‘Business as usual’ for Superior police ahead of marijuana legalization in MN
23 states across the country have made it legal to purchase, smoke and grow marijuana, and Minnesota will soon be the 24th. While commercial sales are at least a year away, will the change in Minnesota law cause problems for law enforcement in neighboring states? The Chief of police in Superior, Wisconsin, says no.
“For the most part it’s still business as usual here in Wisconsin,” said Chief of Police in Superior, Wisconsin, Nicholas Alexander. “So, obviously most people recognize that they are two different states. And in fact, our city and department over the years have taken some steps to minimize the impact that the criminal justice system can have on people with possession of marijuana. A good example is we created an ordinance violation, which basically made it a non-criminal event for quantities 25 grams and less.”
But business as usual, doesn’t mean there’s nothing to worry about.
“In Wisconsin, the posession, distribution or manufacture of Marijuana, THC is still a prohibited practice or law,” said Chief Alexander. “It can be a misdemeanor for first-time offence posessions, could be a felony if there’s repeat offence options and then selling and delivering are felonies. And that hasn’t changed.”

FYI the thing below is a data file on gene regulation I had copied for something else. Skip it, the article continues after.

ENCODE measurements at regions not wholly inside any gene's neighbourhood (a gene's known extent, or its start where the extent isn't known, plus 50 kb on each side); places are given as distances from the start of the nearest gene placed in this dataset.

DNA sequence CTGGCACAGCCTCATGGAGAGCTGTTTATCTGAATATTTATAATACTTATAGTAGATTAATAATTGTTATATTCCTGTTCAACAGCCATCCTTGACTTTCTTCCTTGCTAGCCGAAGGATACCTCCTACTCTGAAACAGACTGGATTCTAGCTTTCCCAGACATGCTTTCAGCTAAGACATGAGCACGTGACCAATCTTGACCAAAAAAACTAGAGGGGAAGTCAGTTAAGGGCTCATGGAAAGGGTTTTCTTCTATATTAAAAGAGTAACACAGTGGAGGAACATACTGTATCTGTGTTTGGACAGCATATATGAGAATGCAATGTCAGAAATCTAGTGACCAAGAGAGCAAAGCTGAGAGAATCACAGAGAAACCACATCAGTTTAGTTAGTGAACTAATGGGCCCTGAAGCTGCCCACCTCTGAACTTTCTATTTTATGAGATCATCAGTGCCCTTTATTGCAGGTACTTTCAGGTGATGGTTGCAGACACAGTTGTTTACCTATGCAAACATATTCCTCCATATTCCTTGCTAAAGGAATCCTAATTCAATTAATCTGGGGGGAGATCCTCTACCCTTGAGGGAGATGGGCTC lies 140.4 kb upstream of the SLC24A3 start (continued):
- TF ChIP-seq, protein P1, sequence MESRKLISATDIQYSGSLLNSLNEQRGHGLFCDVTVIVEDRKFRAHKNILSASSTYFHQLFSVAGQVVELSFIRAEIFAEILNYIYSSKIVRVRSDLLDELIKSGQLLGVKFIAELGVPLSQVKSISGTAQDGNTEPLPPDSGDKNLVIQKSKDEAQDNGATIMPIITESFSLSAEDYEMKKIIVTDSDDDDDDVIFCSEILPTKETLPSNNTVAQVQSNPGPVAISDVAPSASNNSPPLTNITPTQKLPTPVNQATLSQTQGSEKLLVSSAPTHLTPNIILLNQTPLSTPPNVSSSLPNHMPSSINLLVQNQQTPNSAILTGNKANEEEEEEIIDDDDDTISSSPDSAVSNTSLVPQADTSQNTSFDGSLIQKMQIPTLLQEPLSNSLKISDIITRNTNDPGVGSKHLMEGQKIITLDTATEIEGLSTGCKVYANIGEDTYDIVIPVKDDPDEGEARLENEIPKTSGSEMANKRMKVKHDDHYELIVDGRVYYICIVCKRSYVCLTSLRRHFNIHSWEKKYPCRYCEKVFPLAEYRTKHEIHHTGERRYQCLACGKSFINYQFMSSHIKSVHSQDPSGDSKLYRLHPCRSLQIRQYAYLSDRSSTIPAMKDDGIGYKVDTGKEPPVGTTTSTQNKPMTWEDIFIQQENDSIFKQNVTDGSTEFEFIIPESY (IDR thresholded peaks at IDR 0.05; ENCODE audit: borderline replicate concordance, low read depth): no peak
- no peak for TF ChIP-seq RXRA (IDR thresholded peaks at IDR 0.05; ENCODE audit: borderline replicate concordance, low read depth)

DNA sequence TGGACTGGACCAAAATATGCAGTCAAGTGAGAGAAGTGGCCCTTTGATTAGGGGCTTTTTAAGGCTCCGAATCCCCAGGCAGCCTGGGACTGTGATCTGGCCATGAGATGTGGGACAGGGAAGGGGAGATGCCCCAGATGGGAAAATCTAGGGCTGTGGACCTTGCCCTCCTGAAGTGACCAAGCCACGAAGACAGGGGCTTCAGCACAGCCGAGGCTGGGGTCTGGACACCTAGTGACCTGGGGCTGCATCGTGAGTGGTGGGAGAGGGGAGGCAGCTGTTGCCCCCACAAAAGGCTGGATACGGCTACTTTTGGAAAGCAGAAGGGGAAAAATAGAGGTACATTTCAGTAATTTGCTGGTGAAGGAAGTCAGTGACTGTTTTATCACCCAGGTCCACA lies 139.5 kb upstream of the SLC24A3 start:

Marijuana tourism has the potential to become a huge new source of revenue. In Illinois–where marijuana is legal–non-residents spent $32 million a month so far in 2023. And sales to non-residents represent 25% of total sales in the state.
Forbes estimates one quarter of all cannabis sales in the United States were driven by tourists. Specifically, for every one dollar spent by tourists at cannabis dispensaries, $2.80 is injected into the local economy.